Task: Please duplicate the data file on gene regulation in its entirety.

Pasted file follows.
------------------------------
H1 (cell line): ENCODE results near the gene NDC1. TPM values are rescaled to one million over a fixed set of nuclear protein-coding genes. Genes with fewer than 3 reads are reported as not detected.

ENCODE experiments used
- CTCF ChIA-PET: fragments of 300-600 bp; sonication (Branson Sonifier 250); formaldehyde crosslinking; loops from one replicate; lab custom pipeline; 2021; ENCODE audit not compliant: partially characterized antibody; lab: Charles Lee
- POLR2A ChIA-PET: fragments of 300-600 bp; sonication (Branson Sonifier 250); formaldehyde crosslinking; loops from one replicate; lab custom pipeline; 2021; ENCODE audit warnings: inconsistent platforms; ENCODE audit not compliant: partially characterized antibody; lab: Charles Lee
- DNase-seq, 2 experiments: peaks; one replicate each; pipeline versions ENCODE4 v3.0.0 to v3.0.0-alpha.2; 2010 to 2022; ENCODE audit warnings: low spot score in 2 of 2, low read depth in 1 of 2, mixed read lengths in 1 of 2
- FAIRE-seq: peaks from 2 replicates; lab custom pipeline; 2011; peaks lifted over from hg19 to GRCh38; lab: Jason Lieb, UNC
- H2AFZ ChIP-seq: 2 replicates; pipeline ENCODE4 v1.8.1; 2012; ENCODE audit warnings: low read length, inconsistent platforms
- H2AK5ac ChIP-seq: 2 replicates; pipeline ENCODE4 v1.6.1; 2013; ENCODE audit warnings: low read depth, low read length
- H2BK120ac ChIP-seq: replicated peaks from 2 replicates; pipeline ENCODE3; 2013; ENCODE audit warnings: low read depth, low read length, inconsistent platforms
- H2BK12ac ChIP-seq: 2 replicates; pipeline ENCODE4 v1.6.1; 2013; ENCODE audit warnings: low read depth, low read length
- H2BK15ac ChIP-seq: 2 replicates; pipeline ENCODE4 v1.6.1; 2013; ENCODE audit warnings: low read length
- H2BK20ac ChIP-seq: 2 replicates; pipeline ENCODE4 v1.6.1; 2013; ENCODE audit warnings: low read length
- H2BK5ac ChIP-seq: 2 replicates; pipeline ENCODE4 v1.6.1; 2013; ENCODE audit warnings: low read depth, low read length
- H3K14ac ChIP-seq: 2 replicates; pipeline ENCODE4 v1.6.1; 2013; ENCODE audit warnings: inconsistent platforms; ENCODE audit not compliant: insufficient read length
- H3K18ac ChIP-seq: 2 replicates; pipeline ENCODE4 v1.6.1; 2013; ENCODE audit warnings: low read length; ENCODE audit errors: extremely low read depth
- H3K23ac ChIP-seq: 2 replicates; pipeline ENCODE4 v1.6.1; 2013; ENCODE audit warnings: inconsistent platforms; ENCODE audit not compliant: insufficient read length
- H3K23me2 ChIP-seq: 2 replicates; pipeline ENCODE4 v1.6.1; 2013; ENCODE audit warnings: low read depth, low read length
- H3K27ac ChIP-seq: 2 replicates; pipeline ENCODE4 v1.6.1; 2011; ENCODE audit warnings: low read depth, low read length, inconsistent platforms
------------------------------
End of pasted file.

H1 (cell line): ENCODE results near the gene NDC1. TPM values are rescaled to one million over a fixed set of nuclear protein-coding genes. Genes with fewer than 3 reads are reported as not detected.

ENCODE experiments used
- CTCF ChIA-PET: fragments of 300-600 bp; sonication (Branson Sonifier 250); formaldehyde crosslinking; loops from one replicate; lab custom pipeline; 2021; ENCODE audit not compliant: partially characterized antibody; lab: Charles Lee
- POLR2A ChIA-PET: fragments of 300-600 bp; sonication (Branson Sonifier 250); formaldehyde crosslinking; loops from one replicate; lab custom pipeline; 2021; ENCODE audit warnings: inconsistent platforms; ENCODE audit not compliant: partially characterized antibody; lab: Charles Lee
- DNase-seq, 2 experiments: peaks; one replicate each; pipeline versions ENCODE4 v3.0.0 to v3.0.0-alpha.2; 2010 to 2022; ENCODE audit warnings: low spot score in 2 of 2, low read depth in 1 of 2, mixed read lengths in 1 of 2
- FAIRE-seq: peaks from 2 replicates; lab custom pipeline; 2011; peaks lifted over from hg19 to GRCh38; lab: Jason Lieb, UNC
- H2AFZ ChIP-seq: 2 replicates; pipeline ENCODE4 v1.8.1; 2012; ENCODE audit warnings: low read length, inconsistent platforms
- H2AK5ac ChIP-seq: 2 replicates; pipeline ENCODE4 v1.6.1; 2013; ENCODE audit warnings: low read depth, low read length
- H2BK120ac ChIP-seq: replicated peaks from 2 replicates; pipeline ENCODE3; 2013; ENCODE audit warnings: low read depth, low read length, inconsistent platforms
- H2BK12ac ChIP-seq: 2 replicates; pipeline ENCODE4 v1.6.1; 2013; ENCODE audit warnings: low read depth, low read length
- H2BK15ac ChIP-seq: 2 replicates; pipeline ENCODE4 v1.6.1; 2013; ENCODE audit warnings: low read length
- H2BK20ac ChIP-seq: 2 replicates; pipeline ENCODE4 v1.6.1; 2013; ENCODE audit warnings: low read length
- H2BK5ac ChIP-seq: 2 replicates; pipeline ENCODE4 v1.6.1; 2013; ENCODE audit warnings: low read depth, low read length
- H3K14ac ChIP-seq: 2 replicates; pipeline ENCODE4 v1.6.1; 2013; ENCODE audit warnings: inconsistent platforms; ENCODE audit not compliant: insufficient read length
- H3K18ac ChIP-seq: 2 replicates; pipeline ENCODE4 v1.6.1; 2013; ENCODE audit warnings: low read length; ENCODE audit errors: extremely low read depth
- H3K23ac ChIP-seq: 2 replicates; pipeline ENCODE4 v1.6.1; 2013; ENCODE audit warnings: inconsistent platforms; ENCODE audit not compliant: insufficient read length
- H3K23me2 ChIP-seq: 2 replicates; pipeline ENCODE4 v1.6.1; 2013; ENCODE audit warnings: low read depth, low read length
- H3K27ac ChIP-seq: 2 replicates; pipeline ENCODE4 v1.6.1; 2011; ENCODE audit warnings: low read depth, low read length, inconsistent platforms